2011 marks the sesquicentennial of the start of the American Civil War. On New Year’s Day 150 years ago, South Carolina had already seceded from the United States and the next months would see ten more states secede from the Union, the inauguration of Abraham Lincoln, the formation of the Confederate States of America, and the start of the war.
Historian Susan Schulten wrote about the 1860 Census and map showing American slavery in The New York Times last month. The United States Coast Survey used the 1860 Census data, the last time the federal government counted the slave population, to produce two maps illustrating slave population – one of Virginia and the other of the entire South.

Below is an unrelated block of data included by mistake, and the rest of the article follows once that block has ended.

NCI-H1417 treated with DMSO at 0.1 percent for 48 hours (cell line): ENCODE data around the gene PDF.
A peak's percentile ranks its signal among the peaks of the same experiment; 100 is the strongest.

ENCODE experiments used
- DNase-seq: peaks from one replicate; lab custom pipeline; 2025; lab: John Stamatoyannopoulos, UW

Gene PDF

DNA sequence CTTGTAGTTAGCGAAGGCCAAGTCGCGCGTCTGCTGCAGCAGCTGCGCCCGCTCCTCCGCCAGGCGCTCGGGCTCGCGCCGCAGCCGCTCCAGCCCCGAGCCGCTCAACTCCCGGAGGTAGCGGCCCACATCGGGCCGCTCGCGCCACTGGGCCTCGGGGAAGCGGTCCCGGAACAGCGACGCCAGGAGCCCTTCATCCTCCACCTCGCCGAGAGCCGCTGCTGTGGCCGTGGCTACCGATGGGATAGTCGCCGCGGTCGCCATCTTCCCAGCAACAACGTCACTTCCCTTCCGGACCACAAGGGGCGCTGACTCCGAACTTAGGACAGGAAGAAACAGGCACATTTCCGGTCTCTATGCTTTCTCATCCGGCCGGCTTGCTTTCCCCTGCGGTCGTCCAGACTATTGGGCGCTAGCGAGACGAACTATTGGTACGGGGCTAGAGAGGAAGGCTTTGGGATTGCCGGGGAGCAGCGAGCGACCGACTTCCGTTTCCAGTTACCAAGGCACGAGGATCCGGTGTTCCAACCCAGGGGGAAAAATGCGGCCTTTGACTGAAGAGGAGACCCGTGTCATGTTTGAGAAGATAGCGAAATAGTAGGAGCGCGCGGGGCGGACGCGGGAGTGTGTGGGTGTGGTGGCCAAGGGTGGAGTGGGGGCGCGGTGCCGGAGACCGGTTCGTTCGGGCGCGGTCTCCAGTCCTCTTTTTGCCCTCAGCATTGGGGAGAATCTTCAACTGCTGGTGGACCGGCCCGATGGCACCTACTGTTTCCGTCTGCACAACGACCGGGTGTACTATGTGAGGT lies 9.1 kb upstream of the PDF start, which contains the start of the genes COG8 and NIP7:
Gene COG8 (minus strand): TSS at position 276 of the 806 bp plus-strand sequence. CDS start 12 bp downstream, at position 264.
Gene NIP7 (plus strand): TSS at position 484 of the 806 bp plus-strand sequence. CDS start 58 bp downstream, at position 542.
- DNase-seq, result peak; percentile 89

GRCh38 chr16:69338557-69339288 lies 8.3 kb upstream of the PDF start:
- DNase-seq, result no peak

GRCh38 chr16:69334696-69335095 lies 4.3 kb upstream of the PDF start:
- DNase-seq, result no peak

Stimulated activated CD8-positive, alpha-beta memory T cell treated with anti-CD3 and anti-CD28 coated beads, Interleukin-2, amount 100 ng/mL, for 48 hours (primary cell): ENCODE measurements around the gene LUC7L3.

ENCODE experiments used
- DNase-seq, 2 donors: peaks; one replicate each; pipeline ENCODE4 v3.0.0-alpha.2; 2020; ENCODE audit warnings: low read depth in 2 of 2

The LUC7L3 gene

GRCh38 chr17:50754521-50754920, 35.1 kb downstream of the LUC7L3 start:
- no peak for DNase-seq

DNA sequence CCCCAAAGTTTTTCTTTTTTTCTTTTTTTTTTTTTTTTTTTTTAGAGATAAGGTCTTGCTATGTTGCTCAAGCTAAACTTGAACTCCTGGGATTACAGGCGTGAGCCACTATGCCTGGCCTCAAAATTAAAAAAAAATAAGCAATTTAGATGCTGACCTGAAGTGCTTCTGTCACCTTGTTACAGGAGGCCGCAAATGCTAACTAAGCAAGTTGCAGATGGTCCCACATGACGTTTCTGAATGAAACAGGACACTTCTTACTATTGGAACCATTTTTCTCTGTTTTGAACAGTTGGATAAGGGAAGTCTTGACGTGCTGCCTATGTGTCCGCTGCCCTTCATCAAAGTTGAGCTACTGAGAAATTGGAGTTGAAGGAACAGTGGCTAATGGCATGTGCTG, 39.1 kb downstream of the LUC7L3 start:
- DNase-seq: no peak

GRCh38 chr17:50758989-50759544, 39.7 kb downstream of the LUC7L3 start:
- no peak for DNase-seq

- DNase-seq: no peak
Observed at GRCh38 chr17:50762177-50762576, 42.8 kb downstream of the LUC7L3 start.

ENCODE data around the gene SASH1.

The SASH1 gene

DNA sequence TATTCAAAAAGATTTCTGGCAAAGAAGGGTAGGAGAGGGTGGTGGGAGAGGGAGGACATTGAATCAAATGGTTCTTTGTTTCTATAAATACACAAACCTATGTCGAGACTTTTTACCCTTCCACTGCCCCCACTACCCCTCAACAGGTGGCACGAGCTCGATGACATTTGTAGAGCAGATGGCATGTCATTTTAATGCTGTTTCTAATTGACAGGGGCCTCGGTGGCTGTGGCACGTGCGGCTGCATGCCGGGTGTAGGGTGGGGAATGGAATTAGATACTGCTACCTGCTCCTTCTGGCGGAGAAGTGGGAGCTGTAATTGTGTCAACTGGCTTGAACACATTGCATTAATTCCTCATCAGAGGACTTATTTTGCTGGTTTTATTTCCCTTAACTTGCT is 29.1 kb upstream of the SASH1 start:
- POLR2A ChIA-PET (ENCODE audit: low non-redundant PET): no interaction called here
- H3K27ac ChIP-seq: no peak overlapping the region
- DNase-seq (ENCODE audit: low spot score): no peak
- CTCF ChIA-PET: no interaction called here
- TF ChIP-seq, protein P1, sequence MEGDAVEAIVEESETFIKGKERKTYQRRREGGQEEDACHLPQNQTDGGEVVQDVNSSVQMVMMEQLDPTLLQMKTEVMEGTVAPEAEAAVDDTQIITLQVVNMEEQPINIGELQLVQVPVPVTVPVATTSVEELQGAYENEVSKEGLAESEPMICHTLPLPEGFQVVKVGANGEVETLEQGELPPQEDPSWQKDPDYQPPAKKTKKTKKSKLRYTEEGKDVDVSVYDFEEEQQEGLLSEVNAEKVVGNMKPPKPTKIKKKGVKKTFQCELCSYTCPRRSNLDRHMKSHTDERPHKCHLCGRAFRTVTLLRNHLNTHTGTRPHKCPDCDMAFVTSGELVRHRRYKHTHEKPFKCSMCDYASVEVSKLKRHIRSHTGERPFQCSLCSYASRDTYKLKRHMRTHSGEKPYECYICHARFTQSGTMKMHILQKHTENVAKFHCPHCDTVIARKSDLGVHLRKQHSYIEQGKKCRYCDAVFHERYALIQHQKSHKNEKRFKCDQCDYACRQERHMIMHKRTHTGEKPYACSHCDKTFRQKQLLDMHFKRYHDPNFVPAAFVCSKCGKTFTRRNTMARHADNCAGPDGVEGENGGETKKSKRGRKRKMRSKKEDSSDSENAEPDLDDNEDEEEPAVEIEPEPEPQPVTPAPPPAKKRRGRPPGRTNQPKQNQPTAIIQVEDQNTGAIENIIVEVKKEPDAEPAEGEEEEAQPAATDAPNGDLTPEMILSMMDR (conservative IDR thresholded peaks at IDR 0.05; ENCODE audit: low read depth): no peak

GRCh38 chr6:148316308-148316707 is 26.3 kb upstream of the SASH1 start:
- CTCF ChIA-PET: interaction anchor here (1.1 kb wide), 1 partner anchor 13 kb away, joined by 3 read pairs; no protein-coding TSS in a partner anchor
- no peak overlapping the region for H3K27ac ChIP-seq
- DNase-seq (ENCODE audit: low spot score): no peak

The map depicts each county’s slave population, with “the darker the shading, the higher the number of slaves”, which is a “visually arresting way to see the range of slavery across the South without having to read a single data point,” she writes. It was popular with President Lincoln and the American public after its publication. It was sold throughout the war “for the benefit of the sick and wounded soldiers.”